Fymbo v. State Farm, 213 F.3d 1320, 1321 (10th Cir. 2000) (citations and quotation marks omitted). It would be "plain error to permit this imprisoned litigant who is unassisted by counsel to represent his fellow inmates in a class action." Oxendine v. Williams, 509 F.2d 1405, 1407 (4th Cir. 1975); see also Hagan v. Rogers, 570 F.3d 146, 159 (3d Cir. 2009). Therefore this case will not be certified as a class action and “St. Joseph County Jail Prisoners” will be dismissed.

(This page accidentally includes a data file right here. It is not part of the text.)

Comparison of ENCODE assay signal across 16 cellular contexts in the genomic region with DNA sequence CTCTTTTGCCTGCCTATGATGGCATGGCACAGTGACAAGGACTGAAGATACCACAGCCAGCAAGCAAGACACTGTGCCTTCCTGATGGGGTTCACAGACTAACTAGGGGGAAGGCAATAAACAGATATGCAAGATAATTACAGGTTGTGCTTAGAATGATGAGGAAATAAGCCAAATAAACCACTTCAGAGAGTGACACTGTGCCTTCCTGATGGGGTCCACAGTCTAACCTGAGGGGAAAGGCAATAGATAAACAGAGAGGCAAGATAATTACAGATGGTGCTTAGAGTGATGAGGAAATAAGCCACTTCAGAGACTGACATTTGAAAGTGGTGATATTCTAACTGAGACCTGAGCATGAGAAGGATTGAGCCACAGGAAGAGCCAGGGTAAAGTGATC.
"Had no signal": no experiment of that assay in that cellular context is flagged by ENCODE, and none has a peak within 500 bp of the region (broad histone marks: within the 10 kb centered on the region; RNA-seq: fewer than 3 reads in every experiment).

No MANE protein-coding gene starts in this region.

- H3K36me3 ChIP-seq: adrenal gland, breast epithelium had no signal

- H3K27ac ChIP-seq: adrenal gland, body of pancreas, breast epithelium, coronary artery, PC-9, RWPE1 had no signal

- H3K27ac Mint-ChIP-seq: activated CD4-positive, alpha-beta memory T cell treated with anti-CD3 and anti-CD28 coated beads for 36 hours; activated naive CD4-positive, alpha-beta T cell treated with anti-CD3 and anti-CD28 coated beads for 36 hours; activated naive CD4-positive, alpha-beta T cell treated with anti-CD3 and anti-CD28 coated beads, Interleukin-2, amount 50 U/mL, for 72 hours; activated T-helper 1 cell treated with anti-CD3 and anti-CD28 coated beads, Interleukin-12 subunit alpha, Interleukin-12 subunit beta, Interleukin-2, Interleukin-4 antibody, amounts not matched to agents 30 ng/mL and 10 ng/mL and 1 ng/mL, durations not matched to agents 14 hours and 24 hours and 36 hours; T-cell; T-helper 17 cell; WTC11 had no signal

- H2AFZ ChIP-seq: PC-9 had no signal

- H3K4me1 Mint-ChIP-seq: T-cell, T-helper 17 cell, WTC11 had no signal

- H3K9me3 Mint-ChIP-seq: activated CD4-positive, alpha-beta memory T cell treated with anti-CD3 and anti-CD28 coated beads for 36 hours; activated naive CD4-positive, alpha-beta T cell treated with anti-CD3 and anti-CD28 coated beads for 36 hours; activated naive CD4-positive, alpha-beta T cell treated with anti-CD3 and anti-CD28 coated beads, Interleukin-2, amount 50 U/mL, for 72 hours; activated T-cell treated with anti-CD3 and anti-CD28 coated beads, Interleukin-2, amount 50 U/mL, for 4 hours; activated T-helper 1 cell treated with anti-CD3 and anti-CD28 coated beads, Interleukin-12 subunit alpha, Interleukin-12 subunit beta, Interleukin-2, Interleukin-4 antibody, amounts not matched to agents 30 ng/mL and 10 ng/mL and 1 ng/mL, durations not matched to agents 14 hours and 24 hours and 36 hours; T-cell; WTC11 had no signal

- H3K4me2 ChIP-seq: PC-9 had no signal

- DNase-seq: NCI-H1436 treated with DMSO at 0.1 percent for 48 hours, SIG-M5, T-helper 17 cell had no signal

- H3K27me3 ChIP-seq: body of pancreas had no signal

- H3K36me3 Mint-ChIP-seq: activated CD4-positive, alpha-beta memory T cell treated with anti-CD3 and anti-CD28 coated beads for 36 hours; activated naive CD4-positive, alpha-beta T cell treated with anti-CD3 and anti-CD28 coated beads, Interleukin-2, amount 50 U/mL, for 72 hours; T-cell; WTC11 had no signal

Next, in addition to amending the retaliation claim he is proceeding on, Taghon included a number of unrelated claims in his amended complaint. He sues unnamed “defendants” for housing him in the J6-Unit in the summer of 2016. Id. at 13-15. He sues Warden Julie Lawson, Sheriff Michael Grzegorek and the St. Joseph County Jail for not reporting various crimes within the jail to the local prosecutor. Id. at 15-16. He complains that the housing units at the jail are racially imbalanced. Id. at 17. He complains that Sgt. Fisher, Belinda Schroeder and Julie Lawson instructed Deputy Rose to subject him to a strip search and place him in segregation for complaining about the racially imbalanced housing at the jail. Id. at 19. And, he complains that he was subjected to filthy conditions of confinement in his cell and was then retaliated against for filing a grievance about those conditions. Id. at 20. These claims are not dependant upon, or related to, the other as they involve different defendants, different incidents that took place on separate dates, and involve different sets of operative facts. Thus, all of these claims do not belong in the same lawsuit. “Unrelated claims against different defendants belong in different suits . . ..” George v. Smith, 507 F.3d 605, 607 (7th Cir. 2007).